This is another wonderful submission from another person being a goofball at Monkey Pickles.
My fingers froze above the keyboard and stayed that way. I tried to push them down but they wouldn’t budge. It was late morning. I had 2 pages written and needed 8 more, but writer’s block had swept in with a vengeance. My evil criminal mastermind stood waiting for me to inject some shred of humanity into his unfailingly dark past. The hero was looking for a flaw or two, anything to make him a bit more interesting.
“Focus,” I shouted to no one but myself, “stay focused.”
Smokey, my 90-pound shepherd/mastiff mix whimpered and covered his eyes with his paws.
I growled at my hands, at the computer, at everything. Writer’s block wasn’t going to get me, not this time. My characters waited. They eyed me suspiciously. They grimaced. They cackled. They called me names. Nothing helped. Still, I would not be distracted by this problem. No, I would not be distracted. I was going to conquer this problem through brute force.
A wet nose slopped against my left arm. Smokey looked up at me with those baby browns, leash dangling from his mouth. A large paw pushed against my thigh. He whimpered softly. His tail wagged twice.
“Go on,” my characters jeered, “you’re useless here. At least you can walk the dog.”
Smokey and I stepped out into the sunshine. Okay, I could stay focused on my story and get this job done at the same time. After three measured steps, he jerked me sideways. His nose just avoided a scraping as he ran this way and that, tail waving high and fast while he tracked some scent or other. I scolded the dog for getting distracted.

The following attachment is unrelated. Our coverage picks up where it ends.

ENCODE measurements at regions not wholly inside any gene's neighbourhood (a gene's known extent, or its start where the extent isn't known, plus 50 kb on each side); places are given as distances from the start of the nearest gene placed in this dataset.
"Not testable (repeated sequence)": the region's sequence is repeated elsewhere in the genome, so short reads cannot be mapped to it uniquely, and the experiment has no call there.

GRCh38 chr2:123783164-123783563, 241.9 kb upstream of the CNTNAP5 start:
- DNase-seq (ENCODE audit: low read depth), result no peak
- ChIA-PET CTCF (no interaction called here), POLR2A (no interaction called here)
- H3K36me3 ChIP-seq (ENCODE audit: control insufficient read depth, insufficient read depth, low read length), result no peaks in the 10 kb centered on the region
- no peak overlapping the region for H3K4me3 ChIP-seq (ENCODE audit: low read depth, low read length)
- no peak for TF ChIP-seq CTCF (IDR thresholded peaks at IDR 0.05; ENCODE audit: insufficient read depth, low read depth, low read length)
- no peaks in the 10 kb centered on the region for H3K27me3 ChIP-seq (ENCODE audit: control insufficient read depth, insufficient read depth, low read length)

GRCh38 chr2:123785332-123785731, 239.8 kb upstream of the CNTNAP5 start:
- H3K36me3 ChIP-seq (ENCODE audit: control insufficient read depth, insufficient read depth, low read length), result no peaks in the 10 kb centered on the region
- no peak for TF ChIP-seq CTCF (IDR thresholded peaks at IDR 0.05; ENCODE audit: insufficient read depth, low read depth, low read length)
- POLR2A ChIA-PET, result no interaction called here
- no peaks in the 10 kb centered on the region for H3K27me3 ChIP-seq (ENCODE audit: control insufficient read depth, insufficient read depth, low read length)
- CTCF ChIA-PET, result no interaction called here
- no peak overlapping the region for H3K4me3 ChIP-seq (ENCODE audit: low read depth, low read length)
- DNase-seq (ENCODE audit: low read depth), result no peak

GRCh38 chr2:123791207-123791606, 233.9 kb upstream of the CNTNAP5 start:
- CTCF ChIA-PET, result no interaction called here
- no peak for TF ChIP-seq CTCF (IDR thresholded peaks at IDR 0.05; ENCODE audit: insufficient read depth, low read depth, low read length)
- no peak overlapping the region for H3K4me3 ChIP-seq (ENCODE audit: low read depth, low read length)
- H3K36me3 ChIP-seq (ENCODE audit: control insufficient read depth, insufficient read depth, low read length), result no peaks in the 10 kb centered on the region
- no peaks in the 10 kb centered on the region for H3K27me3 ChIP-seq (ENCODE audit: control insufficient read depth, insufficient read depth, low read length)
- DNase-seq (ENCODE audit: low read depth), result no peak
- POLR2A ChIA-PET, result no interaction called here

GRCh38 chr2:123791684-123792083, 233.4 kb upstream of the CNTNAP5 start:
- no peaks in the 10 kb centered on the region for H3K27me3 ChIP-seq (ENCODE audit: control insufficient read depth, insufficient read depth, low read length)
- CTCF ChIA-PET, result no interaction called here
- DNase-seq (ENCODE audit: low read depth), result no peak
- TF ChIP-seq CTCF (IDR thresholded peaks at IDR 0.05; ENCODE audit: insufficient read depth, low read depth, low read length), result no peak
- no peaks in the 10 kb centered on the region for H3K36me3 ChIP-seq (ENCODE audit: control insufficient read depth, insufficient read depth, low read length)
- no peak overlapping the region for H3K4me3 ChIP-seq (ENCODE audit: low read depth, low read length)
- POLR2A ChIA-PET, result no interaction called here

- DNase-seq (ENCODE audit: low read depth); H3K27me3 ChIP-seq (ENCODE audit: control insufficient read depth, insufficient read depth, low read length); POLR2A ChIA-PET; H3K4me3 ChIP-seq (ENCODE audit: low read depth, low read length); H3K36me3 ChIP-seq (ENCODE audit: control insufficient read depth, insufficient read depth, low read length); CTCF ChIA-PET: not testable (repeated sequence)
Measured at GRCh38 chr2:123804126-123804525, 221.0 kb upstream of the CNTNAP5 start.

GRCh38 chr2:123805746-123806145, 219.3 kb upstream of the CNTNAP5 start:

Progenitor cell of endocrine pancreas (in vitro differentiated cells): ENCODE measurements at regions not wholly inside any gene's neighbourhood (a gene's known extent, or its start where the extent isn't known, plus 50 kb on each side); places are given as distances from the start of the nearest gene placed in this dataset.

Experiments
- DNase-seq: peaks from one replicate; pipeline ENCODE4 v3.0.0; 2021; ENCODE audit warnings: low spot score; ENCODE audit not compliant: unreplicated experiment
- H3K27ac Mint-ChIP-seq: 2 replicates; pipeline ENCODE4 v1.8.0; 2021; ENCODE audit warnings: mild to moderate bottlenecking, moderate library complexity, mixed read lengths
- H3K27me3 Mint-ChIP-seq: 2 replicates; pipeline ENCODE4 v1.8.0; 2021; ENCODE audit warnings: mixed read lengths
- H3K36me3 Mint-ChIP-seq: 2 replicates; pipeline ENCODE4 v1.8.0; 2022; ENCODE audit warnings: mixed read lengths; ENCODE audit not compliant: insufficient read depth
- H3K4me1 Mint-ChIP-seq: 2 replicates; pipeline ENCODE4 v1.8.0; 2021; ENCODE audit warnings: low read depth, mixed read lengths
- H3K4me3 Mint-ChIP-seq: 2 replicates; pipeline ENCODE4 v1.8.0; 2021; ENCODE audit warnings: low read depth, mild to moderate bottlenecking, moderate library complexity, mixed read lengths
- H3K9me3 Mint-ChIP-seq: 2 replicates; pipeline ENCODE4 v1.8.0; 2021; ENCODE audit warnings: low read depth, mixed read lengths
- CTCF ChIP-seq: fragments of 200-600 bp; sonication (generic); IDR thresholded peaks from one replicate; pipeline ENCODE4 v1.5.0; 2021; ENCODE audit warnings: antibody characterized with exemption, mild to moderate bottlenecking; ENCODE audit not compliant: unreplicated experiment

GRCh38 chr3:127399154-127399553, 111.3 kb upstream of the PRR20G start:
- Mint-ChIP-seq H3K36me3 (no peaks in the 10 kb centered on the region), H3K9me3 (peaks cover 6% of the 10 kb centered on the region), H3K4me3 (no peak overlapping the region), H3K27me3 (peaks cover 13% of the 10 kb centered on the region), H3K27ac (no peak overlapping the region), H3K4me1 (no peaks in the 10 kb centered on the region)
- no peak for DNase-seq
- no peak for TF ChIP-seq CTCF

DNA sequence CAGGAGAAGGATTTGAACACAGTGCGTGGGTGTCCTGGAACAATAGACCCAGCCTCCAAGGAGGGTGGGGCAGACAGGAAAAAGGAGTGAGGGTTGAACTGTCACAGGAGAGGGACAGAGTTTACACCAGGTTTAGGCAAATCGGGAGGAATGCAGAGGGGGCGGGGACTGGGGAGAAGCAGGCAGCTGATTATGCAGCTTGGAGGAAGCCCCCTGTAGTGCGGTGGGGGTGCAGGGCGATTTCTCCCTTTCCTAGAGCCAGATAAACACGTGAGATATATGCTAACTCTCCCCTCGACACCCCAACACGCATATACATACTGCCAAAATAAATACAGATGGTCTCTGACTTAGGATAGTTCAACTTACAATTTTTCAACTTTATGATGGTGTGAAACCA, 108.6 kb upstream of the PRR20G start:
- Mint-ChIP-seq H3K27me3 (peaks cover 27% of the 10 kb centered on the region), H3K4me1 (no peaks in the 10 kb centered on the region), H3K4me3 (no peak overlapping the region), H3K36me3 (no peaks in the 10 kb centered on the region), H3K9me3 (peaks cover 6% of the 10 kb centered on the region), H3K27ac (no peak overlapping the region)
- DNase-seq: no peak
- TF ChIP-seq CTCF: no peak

We took two more measured steps. He sniffed a bush, evidently enjoying whatever it told him about those who had gone before. Then he lifted a leg and left a message of his own. I sighed. What a bubble brain my dog was! Once that nose of his engaged, he didn’t know the meaning of discipline or focus.
Our heads turned at the sounds of scuffling feet and a ball smacking the ground nearby. The neighborhood kids yelled and waved and continued their basketball game. Smokey strained toward them. I pulled him back. His tail waved once before he turned back to our walk.
We continued together, a few steps ahead, then a tug to one side or the other. The criminal and the hero watched me being tossed in the ocean of my dog’s distractions. They grinned.
I forgot them and just enjoyed a cool breeze filled with the promise of spring. Birds, tiny ones from the sound of their calls, carried out a conversation nearby. Smokey continued his sniffing. We both jumped when the flock suddenly rose from the tree and flew away with all the appearance of a puffy dark cloud.
Back at my desk, my characters waited.
“You’re too serious;” I said, “you need a few distractions.”
My fingers danced across the keyboard. Within minutes they were far too busy to worry about their previous lives or character flaws. I laughed. I cried. I took care of all of that for them. Writer’s block was gone. The world was full of humor and surprise and possibilities.
Smokey’s fur tickled my arm. He leaned up against me angling for some petting. My characters relaxed and waited as we enjoyed another distraction.
Author: Judy Downing